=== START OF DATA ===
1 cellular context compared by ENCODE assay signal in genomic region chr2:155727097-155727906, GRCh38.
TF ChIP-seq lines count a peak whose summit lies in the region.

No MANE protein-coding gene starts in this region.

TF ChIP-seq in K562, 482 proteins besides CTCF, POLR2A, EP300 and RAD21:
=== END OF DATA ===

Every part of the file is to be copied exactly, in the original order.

1 cellular context compared by ENCODE assay signal in genomic region chr2:155727097-155727906, GRCh38.
TF ChIP-seq lines count a peak whose summit lies in the region.

No MANE protein-coding gene starts in this region.

TF ChIP-seq in K562, 482 proteins besides CTCF, POLR2A, EP300 and RAD21: